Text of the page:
Yet one more reason to worry about our food

I have heard a lot about unsafe things in our food but this is a new one.  More and more I believe that people should only eat organic meat in America.

By Amy Radding, intern at KOL Foods

On Monday, March 28, a bill in the Maryland legislature that would have banned the use of arsenic in chicken feed was killed. Since the introduction of the bill in February, a public controversy has arisen over this little-known poultry industry practice. The months of debate, culminating in this week’s disappointing defeat, force us to closely question what goes into the food that we eat and what we can do to make our food system better.

Why is there arsenic in chicken feed?

In 1944, the Food and Drug Administration approved roxarsone, an arsenic-containing organic compound, for use in chicken feed. This metallic element, a powerful poison, is used “for increased rate of weight gain, improved feed efficiency, and improved pigmentation” and “as an aid in the prevention of coccidiosis [a parasitic infestation].” These broadly worded designations that allow for widespread use. Indeed, the routine practice of industrial poultry producers is to dose chicken feed with roxarsone and other pharmaceuticals in order to get as much meat as possible as quickly as possible from each bird. But exposure to arsenic in humans causes cancer and may contribute to other health problems including high blood pressure, heart disease, diabetes, and impaired intellectual function.

What happens to the arsenic?

Much of the roxarsone fed to chickens passes into chicken waste, which is then spread to the environment in the form of fertilizer, compost, cattle feed, and incinerated waste. The arsenic in this waste can then contaminate water, air and soil.

The arsenic that doesn’t make its way into the environment accumulates in chickens’ muscles. When people eat these chickens, they consume arsenic. The poultry industry maintains that use of roxarsone is safe for humans because the arsenic in roxarsone is in a different chemical form from the type shown to cause cancer; however, it can convert to this more dangerous form both inside chickens and inside people.

What is the problem?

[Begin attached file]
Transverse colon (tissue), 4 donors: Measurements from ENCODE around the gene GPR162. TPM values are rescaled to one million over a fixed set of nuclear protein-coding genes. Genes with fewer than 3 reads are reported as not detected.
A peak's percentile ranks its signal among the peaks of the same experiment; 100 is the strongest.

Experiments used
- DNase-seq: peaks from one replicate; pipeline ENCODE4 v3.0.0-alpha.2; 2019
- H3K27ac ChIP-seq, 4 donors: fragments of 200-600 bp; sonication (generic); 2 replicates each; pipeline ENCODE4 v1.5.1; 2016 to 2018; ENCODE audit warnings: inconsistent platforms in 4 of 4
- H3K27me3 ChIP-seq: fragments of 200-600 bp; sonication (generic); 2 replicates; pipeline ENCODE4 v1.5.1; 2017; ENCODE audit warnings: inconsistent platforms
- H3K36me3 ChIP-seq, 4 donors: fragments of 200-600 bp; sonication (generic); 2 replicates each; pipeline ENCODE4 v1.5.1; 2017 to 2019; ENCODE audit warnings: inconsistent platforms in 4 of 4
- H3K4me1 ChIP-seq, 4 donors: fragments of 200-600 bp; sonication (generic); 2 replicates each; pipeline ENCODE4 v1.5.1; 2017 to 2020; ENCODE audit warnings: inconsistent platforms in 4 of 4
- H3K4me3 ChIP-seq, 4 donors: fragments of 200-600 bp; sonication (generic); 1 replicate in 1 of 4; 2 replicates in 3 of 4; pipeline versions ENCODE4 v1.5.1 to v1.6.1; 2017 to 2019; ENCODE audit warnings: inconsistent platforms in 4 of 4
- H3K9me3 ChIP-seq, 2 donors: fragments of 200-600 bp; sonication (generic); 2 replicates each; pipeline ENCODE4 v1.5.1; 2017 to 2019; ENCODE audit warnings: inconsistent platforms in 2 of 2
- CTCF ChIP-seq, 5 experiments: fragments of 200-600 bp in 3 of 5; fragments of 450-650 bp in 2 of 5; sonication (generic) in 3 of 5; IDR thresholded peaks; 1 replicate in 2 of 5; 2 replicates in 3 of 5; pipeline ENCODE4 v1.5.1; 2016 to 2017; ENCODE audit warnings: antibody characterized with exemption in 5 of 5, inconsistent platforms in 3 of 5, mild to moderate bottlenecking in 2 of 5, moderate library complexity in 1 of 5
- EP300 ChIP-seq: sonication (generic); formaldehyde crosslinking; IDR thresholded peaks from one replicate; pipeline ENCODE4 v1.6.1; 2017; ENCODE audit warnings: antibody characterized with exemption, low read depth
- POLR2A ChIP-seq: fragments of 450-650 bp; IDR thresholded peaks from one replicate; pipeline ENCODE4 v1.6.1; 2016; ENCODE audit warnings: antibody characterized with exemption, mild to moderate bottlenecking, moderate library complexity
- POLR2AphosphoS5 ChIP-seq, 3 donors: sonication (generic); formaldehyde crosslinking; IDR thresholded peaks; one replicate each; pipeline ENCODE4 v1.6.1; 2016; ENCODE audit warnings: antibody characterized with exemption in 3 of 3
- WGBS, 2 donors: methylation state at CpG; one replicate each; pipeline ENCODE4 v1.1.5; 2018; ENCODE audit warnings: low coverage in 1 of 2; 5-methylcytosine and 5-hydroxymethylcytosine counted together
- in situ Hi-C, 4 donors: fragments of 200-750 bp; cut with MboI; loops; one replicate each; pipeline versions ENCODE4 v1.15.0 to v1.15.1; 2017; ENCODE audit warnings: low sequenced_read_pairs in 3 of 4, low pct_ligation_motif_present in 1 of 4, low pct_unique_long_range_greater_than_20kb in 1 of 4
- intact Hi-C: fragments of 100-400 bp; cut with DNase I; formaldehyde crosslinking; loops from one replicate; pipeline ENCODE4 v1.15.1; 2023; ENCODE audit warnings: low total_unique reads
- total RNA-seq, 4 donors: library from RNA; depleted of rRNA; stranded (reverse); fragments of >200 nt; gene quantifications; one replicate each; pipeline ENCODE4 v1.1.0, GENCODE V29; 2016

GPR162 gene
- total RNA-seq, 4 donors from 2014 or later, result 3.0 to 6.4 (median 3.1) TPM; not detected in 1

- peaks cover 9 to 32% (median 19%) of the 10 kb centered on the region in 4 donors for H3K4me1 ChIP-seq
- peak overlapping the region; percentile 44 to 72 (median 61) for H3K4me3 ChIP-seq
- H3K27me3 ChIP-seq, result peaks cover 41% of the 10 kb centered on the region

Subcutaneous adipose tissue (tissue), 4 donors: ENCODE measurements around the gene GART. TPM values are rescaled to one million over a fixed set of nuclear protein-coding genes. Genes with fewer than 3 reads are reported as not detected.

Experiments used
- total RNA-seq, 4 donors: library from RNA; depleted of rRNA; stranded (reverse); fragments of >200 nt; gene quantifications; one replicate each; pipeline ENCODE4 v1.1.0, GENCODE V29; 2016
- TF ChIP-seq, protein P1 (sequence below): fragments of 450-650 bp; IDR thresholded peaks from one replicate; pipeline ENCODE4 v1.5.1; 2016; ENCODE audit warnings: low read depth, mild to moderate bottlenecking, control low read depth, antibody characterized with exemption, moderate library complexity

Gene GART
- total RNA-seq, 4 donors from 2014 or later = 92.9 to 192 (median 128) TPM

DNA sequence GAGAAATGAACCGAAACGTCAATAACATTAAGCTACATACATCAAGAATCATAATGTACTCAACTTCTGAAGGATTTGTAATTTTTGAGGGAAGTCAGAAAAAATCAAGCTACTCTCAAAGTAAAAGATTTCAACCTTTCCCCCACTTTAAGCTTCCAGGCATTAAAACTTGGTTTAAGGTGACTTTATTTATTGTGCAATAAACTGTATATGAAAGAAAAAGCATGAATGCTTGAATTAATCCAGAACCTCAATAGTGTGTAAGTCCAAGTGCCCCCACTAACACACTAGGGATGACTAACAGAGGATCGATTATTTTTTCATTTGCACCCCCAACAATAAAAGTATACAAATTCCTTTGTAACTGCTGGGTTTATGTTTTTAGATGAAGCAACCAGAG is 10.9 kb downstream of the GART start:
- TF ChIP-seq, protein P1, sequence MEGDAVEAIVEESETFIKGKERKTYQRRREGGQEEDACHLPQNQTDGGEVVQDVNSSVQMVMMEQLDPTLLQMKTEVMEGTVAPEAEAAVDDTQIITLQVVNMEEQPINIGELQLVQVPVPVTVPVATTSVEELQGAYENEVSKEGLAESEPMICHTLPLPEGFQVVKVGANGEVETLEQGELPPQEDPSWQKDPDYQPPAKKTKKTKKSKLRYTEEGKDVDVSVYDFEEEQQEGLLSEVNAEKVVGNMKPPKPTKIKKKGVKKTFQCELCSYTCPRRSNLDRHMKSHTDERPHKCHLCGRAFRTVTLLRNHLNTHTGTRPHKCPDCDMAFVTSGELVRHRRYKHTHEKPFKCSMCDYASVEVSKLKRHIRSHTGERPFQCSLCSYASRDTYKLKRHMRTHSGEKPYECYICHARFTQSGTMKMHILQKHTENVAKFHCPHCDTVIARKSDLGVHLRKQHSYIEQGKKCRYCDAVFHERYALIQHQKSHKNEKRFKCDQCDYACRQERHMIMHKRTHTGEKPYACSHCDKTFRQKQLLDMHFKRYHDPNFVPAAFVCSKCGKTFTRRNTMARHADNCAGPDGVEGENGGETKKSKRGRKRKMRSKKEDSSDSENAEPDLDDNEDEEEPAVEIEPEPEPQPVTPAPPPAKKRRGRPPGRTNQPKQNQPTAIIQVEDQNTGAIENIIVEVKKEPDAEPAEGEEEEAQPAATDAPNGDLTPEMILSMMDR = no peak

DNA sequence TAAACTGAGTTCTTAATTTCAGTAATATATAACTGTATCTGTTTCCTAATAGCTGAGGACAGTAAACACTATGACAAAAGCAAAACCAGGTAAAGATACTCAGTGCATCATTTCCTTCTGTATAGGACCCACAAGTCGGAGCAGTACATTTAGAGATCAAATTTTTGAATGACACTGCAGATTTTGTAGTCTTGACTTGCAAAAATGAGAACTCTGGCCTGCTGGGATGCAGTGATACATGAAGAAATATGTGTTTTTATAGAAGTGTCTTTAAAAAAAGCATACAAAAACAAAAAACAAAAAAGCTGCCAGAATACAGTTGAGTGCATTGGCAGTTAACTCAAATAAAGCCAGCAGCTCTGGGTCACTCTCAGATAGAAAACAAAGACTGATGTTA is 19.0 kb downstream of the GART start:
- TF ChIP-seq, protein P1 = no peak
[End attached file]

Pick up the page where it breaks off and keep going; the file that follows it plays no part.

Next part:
Given that arsenic is a known carcinogen and can be dangerous even at low levels, all possible steps should be taken to limit exposure. The use of arsenic in poultry production unnecessarily risks human health. Roxarsone is not necessary to raise chickens. Not every American poultry producer uses arsenic, and the practice is banned in the European Union. Unfortunately, there is no way to tell from the label of supermarket chicken, be it conventional, kosher, “all-natural,” or “free range,” whether or not roxarsone was added to the chicken’s feed. Only poultry that is specified as raised on additive-free feed can be counted on to be arsenic-free.

Where do we go from here?

The defeat of the Maryland ban, despite its support by environmental groups and concerned individuals, is a sobering call to question the ensconced meat industry and its power in government. In the words of a Maryland lawmaker, “this is an issue that makes sense to ten out of ten people,” and yet, common sense was not enough to ban an irresponsible practice over the protests of a powerful and profitable poultry industry.

By raising awareness about the issue, popular opinion against roxarsone use could lead more states to propose bans and put crucial support behind those initiatives. Public opinion could also pressure poultry companies to stop using a compound that has dubious benefits and well-known costs.

Pushing for change

Still, unfortunately, the roxarsone issue just scratches the surface of ethical, environmental and health-related problems associated with industrially raised meat. Industrially-produced chickens today come from factory farms where chemical and pharmaceutical food additives, including roxarsone, are the norm. Taking a closer look at practices involved in the production of industrial meat raises the question of whether we can be doing more to reach for higher standards that align with both common values and common sense.

My own questioning of industrial meat practices has led me to intern with KOL Foods, a company that provides kosher meat produced in a ethical, health-protective, and environmentally-friendly way. KOL Foods works with poultry farmers that raise chickens in pastures, eating grass, bugs, and additive-free feed, producing poultry that is healthier, environmentally friendlier, and tastier than the industrial standard. Alternatives to industrial poultry production, like those provided by KOL Foods, begin to break industry’s hold on our food system and offer opportunities for future change.

Our food choices have power to shape a more ethical and healthier world. We can write off the Maryland bill’s failure as evidence of the food industry’s unshakable power, or we can take it as a challenge to reclaim power over our own foods. By carefully considering what practices we support on our dinner tables and by raising awareness about practices we choose not to accept, we can change our food system for the better.


Amy Radding is an intern at KOL Foods and a senior at Yale University, where she is studying as much as she can about sustainable food. She prefers her arsenic-free, kosher, pasture-raised chicken spatchcocked and pan-roasted with lemon and rosemary.


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